The reformer 14 has a burner 26 which is supplied with unreacted hydrogen, carbon dioxide, etc. from the first gas-liquid separator 20 through a passage 28 and also with air and, if necessary, unreacted oxygen, nitrogen, etc. from the second gas-liquid separator 22 through a passage 30. Each of the first and second gas-liquid separators 20, 22 comprises a cooling unit such as a radiator, for example.

The fuel cell 18 comprises a stack of fuel cells 32 each having an electrode structural body 34 and a pair of separators 36 sandwiching the electrode structural body 34 therebetween.

The electrode structural body 34 comprises an ion exchange membrane 38, a hydrogen electrode (anode) 40 disposed on one side of the ion exchange membrane 38, and an air electrode (cathode) 42 disposed on the other side of the ion exchange membrane 38. The hydrogen electrode 40 and the air electrode 42, which sandwich the ion exchange membrane 38 therebetween, are connected to an electric load 44 such as an electric motor or the like.

The separators 36 have pores defined therein for delivering a hydrogen gas and air (oxidizing gas) supplied from a blower 46 to the electrode structural body 34, and also cooling spaces (not shown) communicating with the water tank 16 through passages 48a, 48b.

The fuel cell 18 has a hydrogen gas utilization ratio set to 33% or greater as described later on.

Operation of the fuel cell system 10 of the above structure will be described below.

As shown in FIG. 2, the reformer 14 is supplied with methanol (CH3 OH) from the methanol tank 12 and water from the water tank 16, and operates to reform the methanol with steam while being heated by the burner 26. The reaction of steam reforming of the methanol in the reformer 14 is represented by the following chemical formula (1):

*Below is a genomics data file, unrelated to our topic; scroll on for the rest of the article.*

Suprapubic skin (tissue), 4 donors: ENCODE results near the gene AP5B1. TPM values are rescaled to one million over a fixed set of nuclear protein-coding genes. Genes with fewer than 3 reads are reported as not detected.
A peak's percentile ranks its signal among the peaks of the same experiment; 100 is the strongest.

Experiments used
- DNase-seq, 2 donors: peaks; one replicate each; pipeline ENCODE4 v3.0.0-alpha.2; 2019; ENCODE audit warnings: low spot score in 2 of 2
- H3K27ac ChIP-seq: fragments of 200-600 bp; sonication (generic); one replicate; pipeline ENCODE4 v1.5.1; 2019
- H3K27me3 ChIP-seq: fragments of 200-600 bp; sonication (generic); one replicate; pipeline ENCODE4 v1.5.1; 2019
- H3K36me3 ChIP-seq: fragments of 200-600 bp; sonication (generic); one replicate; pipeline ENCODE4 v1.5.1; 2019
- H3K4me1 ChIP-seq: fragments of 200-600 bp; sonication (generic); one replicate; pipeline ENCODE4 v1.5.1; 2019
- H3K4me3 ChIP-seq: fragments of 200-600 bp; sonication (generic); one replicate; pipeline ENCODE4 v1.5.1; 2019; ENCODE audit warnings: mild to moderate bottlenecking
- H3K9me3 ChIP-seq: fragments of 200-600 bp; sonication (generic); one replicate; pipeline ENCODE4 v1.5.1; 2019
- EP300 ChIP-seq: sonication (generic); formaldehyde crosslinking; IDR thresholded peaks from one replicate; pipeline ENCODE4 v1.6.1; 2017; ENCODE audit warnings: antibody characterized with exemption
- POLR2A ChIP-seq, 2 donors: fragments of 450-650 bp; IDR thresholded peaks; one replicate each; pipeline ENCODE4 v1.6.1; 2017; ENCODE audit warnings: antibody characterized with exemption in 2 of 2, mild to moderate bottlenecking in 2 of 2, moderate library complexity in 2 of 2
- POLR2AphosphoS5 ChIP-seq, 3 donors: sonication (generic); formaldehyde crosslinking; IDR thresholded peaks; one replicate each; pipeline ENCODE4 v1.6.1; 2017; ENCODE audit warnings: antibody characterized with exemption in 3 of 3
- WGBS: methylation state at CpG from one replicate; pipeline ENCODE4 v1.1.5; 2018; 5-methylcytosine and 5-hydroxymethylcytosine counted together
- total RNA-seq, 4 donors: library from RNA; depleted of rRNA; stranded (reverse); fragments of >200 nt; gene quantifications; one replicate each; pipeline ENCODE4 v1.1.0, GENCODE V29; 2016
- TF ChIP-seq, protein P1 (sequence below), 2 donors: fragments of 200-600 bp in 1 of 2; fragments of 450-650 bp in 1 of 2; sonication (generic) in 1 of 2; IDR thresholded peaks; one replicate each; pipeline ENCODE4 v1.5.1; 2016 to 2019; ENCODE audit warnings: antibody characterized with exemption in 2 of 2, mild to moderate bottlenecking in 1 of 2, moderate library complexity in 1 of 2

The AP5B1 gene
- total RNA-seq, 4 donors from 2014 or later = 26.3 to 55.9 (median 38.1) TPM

CH3 OH+(1+n)H2 O→3H2 +CO2 +nH2 O (n≧0)                                              (1)

where n represents a surplus, and is set to a value smaller than 1, e.g., 0.3.

After the methanol is reformed with steam, water (mH2 O) is added thereto from the water tank 16. Therefore, an operating gas supplied from the reformer 14 to the hydrogen electrode 40 of the fuel cell 18 has the composition of 3H2 +CO2 +(n+m)H2 O. Thus, a hydrogen gas has been humidified.

Part of the water in the operating gas introduced into the fuel cell 18 passes through the electrode structural body 34 toward the air electrode 42. If the permeability of the electrode structural body 34 with respect to water is represented by (1-x) (0<x<1), then the water in the operating gas which remains in the hydrogen electrode 40 is represented by (n+m)xH2 O, and the water in the operating gas which passes toward the air electrode 42 is represented by (n+m)(1-x)H2 O.

The hydrogen gas in the operating gas is ionized, and flows through the ion exchange membrane 38 toward the air electrode 42. In the air electrode 42, the hydrogen ions react with oxygen and electrons, generating water. If the fuel cell 18 has a hydrogen (fuel) utilization ratio of UH, then water 3UH H2 O represented by the following formula (2) is generated: